This year, however, although Sabrient’s January Baker’s Dozen is outperforming the S&P 500 (as of 9/8/17), the overall market has returned to more of that narrow, momentum-driven climate, led by the mega caps, similar to what we experienced in late 2015, which we would not look upon as healthy or sustainable. This largely has been driven by the preponderance of capital flows into passive products that are overwhelmingly cap-weighted. Below is a chart comparing the performance of the market-cap-weighted S&P 500 (SPY), the equal-weight S&P 500 (RSP), and the equal-weight Russell 2000 (EQWS) to illustrate the lack of breadth. The performance differentials are striking. Not only has the cap-weighted SPY (+10.3% YTD) diverged from the equal-weighted RSP (+7.7%), but the equal-weight small caps (EQWS) has badly underperformed so far this year (+0.1%). On an encouraging note, small caps greatly outperformed during the late-August rebound, along with other riskier segments like biotechs, e.g., the SPDR S&P Biotech ETF (XBI), and retail, e.g., the SPDR S&P Retail ETF(XRT).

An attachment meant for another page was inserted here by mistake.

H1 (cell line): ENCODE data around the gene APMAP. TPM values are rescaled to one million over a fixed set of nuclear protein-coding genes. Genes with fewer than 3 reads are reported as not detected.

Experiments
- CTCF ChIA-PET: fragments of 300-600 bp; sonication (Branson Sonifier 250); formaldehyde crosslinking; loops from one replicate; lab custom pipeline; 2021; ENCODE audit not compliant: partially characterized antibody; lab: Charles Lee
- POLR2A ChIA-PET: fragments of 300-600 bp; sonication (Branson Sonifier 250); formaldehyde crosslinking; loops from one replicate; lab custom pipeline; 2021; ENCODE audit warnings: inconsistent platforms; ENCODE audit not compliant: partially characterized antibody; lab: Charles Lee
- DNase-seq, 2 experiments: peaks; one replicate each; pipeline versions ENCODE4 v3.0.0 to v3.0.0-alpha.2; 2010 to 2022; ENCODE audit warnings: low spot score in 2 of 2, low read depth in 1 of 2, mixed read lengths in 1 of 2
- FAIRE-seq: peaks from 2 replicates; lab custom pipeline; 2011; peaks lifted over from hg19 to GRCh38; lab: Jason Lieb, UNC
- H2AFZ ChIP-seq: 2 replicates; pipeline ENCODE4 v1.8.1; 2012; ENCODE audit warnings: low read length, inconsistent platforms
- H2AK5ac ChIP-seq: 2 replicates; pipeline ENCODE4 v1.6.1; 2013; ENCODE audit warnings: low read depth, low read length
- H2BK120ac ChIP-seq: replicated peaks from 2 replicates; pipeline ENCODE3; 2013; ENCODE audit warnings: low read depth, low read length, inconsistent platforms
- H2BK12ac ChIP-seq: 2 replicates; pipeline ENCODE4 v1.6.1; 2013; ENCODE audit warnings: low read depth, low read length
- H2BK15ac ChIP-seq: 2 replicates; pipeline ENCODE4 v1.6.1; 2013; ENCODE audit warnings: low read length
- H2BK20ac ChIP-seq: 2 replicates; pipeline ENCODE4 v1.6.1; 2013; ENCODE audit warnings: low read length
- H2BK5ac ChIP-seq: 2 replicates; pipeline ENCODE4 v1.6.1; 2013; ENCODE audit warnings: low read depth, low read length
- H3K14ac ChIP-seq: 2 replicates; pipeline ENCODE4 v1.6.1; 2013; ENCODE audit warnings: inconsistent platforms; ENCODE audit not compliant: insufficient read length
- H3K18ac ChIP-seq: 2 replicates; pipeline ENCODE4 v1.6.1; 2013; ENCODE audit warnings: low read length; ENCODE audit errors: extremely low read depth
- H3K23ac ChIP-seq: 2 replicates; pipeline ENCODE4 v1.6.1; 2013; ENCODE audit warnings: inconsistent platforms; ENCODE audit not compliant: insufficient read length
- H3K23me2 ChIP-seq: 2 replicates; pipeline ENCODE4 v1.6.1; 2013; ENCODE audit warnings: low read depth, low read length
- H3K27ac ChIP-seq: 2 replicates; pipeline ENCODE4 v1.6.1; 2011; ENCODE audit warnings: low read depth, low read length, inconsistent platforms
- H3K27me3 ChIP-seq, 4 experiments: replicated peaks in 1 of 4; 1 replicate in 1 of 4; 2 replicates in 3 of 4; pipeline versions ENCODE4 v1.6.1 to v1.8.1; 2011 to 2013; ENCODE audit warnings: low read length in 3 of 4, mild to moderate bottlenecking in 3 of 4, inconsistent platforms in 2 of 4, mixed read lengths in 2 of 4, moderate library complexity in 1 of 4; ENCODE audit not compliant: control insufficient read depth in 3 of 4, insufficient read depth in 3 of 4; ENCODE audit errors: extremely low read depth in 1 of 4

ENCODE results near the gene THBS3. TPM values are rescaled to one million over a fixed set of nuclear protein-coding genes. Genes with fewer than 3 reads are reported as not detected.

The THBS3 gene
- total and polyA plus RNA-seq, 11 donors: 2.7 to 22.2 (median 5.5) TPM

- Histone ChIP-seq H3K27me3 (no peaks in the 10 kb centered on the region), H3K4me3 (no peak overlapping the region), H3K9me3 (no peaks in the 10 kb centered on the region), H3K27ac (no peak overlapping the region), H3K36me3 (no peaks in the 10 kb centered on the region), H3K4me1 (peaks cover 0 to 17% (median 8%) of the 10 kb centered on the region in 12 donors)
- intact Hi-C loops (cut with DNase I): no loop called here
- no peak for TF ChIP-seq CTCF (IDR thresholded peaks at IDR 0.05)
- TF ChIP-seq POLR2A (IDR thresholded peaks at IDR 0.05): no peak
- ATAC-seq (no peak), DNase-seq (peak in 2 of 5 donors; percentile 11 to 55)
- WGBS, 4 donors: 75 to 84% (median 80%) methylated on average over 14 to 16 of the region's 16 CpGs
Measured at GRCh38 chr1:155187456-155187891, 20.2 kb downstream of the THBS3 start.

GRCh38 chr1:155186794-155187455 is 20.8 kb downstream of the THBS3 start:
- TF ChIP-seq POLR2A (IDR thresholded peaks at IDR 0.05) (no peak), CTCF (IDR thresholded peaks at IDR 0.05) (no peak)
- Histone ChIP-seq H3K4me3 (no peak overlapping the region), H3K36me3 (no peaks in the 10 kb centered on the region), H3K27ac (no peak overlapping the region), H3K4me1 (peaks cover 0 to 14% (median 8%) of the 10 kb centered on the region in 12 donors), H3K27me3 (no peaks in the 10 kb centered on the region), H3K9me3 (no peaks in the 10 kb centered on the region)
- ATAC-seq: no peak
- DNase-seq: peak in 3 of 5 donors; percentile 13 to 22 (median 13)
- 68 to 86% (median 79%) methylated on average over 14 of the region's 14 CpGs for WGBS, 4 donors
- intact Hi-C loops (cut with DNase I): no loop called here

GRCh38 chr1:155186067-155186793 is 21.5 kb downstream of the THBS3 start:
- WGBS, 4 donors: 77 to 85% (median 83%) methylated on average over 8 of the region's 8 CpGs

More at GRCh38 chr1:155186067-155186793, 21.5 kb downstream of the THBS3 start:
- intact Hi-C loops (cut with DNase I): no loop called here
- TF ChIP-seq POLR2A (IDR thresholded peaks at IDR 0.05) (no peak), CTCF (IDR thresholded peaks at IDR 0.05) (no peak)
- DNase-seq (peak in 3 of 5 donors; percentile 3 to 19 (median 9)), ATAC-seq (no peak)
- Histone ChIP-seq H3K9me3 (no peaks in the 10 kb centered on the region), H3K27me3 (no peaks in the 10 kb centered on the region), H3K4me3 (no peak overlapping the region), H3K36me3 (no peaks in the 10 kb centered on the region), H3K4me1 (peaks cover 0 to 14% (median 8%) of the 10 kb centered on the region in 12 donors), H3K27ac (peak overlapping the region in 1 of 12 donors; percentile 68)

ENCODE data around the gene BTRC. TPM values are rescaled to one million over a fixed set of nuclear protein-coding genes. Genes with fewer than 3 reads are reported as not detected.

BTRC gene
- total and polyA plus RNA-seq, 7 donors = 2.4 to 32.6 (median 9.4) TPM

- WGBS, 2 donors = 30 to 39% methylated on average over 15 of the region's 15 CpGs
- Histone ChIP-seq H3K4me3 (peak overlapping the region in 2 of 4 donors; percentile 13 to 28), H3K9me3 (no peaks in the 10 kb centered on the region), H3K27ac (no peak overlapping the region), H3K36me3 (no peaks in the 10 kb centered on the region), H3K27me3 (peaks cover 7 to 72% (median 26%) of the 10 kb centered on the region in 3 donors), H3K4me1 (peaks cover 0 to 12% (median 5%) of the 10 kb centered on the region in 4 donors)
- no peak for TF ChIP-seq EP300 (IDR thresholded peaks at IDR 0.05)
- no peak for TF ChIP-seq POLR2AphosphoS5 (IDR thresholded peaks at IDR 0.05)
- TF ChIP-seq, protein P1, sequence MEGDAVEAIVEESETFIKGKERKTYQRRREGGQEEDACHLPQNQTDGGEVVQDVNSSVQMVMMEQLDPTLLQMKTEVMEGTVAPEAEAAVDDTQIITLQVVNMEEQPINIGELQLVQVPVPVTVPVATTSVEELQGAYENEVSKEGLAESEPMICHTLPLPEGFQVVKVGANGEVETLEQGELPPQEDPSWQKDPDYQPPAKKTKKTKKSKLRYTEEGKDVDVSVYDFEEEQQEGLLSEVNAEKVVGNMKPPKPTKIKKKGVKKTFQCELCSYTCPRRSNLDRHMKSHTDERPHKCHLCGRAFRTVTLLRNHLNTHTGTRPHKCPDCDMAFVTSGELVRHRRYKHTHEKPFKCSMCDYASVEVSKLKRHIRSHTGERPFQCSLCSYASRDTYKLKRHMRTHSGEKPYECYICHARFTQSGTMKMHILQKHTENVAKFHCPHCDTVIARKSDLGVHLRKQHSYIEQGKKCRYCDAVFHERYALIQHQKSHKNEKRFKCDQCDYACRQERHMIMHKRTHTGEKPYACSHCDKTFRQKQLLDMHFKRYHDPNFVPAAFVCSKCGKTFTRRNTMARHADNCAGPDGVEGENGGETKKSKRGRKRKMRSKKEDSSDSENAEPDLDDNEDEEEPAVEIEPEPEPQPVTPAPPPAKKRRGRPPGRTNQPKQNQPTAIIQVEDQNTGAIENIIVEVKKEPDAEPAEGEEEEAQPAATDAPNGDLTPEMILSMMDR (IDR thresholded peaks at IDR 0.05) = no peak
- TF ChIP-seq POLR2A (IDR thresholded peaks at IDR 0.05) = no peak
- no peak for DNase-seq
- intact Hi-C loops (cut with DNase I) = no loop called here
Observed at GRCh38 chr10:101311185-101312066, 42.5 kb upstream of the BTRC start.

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Disclosure: The author has no positions in stocks or ETFs mentioned.

Disclaimer: This newsletter is published solely for informational purposes and is not to be construed as advice or ...